Activist Floyd Jarvis, left, outside a Queens courthouse Tuesday Feb....

Activist Floyd Jarvis, left, outside a Queens courthouse Tuesday Feb. 21, 2017, with Veta Lewis, the mother of Chanel Lewis, charged with second-degree murder in the death of Howard Beach resident Karina Vetrano. Credit: Charles Eckert

Supporters of Chanel Lewis, the 20-year-old Brooklyn man accused of murdering Howard Beach jogger Karina Vetrano, gathered outside a Queens courthouse Tuesday to voice support, complain of problems raising money, and question the reliability of the NYPD.

Lewis was excused from a brief hearing inside Queens State Supreme Court before his supporters spoke.

Vetrano’s family members attended the 30-second hearing in the case, which was adjourned until April 3.

Assistant District Attorney Brad Leventhal said there had been no plea bargaining and indicated the case still was before a grand jury.

Police arrested Lewis earlier this month and charged him with second-degree murder in connection with the Aug. 2 strangulation of the 30-year-old Vetrano as she jogged through Spring Creek Park near her Howard Beach home.

Cops took Lewis into custody after a sample of his DNA matched genetic material found on Vetrano’s body, police said, adding that he also made incriminating statements.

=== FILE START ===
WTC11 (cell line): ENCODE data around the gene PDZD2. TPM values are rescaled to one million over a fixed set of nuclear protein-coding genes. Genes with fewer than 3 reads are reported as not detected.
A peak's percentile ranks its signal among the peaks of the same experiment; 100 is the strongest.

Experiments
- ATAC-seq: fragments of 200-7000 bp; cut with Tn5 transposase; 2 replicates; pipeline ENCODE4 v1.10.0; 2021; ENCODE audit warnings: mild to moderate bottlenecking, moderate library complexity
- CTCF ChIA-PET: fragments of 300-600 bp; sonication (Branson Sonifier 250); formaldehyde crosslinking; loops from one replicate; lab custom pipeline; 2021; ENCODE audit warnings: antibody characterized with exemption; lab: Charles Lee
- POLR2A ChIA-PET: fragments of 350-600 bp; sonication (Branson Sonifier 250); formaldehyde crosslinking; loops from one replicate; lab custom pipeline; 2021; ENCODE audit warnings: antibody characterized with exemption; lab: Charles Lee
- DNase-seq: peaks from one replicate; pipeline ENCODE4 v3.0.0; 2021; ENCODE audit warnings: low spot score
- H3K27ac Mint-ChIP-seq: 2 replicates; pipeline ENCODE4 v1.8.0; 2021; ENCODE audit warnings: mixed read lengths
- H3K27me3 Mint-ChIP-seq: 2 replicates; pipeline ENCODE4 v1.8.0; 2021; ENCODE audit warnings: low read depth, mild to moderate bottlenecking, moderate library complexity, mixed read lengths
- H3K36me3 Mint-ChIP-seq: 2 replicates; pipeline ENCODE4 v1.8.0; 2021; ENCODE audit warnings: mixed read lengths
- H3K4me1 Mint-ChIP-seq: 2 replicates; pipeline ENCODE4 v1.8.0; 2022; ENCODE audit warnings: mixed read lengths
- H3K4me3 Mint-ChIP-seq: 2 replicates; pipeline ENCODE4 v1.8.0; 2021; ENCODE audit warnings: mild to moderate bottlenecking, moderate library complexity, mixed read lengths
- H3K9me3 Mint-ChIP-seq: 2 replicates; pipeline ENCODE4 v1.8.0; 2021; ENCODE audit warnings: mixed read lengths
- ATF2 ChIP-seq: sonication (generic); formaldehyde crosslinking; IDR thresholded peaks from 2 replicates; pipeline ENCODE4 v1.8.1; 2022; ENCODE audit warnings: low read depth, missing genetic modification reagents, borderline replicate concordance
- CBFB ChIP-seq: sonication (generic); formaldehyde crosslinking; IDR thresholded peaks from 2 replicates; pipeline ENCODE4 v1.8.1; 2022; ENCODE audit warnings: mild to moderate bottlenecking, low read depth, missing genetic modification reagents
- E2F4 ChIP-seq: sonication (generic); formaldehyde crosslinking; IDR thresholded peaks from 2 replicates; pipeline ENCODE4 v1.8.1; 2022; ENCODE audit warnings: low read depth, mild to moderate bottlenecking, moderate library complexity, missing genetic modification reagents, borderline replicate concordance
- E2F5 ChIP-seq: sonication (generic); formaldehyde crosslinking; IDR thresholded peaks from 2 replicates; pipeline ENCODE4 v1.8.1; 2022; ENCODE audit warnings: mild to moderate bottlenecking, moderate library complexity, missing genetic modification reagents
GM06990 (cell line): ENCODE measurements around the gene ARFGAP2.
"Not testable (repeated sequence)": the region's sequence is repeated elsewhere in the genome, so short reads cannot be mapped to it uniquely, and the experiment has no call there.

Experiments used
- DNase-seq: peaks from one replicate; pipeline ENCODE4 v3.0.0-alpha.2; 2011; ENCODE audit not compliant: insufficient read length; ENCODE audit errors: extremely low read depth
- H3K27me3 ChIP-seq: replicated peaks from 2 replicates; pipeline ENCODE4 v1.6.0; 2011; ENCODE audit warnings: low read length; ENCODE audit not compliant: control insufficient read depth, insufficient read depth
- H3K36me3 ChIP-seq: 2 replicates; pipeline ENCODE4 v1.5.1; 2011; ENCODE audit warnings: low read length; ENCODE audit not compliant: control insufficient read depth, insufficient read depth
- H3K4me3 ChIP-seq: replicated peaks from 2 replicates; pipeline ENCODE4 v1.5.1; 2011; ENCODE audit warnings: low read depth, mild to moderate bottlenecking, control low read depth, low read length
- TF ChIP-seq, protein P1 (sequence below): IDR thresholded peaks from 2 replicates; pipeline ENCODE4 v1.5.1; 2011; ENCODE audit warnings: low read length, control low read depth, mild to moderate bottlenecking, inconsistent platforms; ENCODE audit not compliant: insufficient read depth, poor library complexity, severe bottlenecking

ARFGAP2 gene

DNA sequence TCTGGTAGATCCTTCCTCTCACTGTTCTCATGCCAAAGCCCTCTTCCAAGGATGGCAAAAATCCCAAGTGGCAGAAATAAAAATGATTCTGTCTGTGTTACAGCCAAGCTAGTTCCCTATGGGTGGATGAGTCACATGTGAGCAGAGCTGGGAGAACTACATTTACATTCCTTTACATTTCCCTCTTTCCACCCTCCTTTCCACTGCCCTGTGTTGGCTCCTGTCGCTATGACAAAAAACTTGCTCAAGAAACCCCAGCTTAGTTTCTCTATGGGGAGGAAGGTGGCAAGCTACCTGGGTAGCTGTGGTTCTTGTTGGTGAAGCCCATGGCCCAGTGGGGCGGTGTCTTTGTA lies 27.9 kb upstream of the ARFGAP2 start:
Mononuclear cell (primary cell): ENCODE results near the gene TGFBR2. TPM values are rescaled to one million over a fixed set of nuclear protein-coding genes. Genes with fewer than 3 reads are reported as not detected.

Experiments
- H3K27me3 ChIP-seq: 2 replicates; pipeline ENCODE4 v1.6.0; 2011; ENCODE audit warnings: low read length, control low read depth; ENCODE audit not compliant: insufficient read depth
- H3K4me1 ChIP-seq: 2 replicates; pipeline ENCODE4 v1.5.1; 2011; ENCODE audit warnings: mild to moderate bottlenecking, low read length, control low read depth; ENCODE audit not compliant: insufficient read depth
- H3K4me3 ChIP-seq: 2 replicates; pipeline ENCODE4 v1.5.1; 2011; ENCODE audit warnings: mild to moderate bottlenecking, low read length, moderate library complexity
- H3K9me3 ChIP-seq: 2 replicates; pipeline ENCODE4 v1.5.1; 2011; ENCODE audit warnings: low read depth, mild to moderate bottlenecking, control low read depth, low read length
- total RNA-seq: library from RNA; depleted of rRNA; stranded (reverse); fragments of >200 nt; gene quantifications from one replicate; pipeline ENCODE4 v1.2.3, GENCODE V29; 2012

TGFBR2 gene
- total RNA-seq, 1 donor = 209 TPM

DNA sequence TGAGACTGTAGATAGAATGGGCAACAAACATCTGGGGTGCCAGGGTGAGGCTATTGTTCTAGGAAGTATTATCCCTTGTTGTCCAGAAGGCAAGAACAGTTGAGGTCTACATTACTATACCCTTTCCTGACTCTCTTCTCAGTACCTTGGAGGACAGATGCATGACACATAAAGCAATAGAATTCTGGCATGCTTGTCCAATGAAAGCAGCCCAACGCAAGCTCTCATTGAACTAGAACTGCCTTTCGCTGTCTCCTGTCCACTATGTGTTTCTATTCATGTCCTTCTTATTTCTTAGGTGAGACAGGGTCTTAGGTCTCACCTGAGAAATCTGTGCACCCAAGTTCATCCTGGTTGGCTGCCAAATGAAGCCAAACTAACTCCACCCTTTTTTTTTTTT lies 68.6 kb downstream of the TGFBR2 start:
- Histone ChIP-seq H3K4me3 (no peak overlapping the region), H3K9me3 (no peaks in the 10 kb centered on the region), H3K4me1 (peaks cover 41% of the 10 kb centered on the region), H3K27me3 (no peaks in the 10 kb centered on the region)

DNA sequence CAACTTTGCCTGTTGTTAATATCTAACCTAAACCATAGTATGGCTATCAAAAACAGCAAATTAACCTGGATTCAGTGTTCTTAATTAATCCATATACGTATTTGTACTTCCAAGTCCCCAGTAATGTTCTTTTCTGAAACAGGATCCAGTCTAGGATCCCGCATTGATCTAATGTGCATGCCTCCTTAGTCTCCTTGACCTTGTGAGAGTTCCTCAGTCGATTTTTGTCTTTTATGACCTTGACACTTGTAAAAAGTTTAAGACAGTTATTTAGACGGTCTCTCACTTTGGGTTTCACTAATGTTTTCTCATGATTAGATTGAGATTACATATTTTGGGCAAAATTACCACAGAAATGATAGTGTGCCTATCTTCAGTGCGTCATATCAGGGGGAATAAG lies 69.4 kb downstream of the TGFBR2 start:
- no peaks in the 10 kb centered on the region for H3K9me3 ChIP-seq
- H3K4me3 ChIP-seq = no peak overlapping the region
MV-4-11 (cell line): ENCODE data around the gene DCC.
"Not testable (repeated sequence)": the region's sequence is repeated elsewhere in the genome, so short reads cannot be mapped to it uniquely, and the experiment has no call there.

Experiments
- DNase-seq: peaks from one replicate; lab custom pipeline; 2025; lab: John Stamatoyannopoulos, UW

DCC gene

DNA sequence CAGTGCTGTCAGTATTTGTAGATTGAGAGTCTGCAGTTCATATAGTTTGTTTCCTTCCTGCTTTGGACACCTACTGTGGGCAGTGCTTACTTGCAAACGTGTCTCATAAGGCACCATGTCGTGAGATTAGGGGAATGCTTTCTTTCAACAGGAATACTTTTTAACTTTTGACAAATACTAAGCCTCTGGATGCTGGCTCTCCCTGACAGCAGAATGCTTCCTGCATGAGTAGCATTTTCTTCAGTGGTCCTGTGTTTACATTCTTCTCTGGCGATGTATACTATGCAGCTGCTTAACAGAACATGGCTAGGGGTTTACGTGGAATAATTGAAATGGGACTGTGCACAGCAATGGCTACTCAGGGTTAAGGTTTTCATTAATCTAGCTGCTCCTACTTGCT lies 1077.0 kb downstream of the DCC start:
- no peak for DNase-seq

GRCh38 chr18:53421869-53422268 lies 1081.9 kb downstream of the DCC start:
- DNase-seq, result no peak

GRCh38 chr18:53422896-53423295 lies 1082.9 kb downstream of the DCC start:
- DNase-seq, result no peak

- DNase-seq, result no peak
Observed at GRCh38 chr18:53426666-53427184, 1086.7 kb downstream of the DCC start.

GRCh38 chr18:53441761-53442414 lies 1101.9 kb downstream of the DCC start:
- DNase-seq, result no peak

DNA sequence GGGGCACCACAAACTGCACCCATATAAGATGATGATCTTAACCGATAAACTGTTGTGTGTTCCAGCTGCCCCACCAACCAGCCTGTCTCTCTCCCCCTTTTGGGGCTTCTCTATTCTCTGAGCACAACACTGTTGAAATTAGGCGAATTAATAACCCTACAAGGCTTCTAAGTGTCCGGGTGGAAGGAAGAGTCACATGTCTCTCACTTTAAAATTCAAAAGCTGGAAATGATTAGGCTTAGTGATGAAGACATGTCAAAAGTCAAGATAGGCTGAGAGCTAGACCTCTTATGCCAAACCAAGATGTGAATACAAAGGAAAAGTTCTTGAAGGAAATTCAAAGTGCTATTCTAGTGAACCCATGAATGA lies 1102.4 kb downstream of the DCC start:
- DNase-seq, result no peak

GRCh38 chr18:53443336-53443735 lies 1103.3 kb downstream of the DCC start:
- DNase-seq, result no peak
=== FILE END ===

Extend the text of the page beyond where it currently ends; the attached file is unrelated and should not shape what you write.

Supporters of Lewis, who has been described in reports as a psychologically troubled youth, called on reporters to be fair to his family. His parents Richard and Veta Lewis did not speak during the meeting with reporters.

“We want to make sure all of the facts regarding this case are facts and not fabricated, ” said local clergyman Rev. Kevin McCall. “We are calling for justice to be rendered and due process to be served with this family.”

McCall took offense at some media reports he said demonized Lewis, who was unemployed and living with his mother in East New York at the time of his arrest.

“How can you call someone a demon . . . that has not been through the system before?” McCall asked, referring to Lewis’ lack of a prior criminal record.

Earlier, McCall said “we don’t trust the police department because they have done things time and time again.”

Community activist Chris Banks said: “We want justice for the [Vetrano] family but we want due process for Chanel.”

An NYPD spokesman said the department stood firmly behind the criminal investigation, specifically the scientific evidence that has led investigators to believe in the case against Lewis.

Another activist, Floyd Jarvis, said a GoFundMe page set up to raise money for the Lewis family had been shutdown for unknown reasons and $1,700 returned to donors.

He added that another funding page had been set up to help the family was suspended for reasons that also were unclear to Lewis’ supporters.

A law enforcement official who didn’t want to be named said the court adjournment was an indication of the legal complexity of the case and an effort to give the Legal Aide Society, which is representing Lewis, time to do its investigation.

In a separate interview after the hearing Tuesday, Vetrano’s father, Philip Vetrano, told Newsday he and his family “want due process and due process quickly. We are not a lynch mob.”

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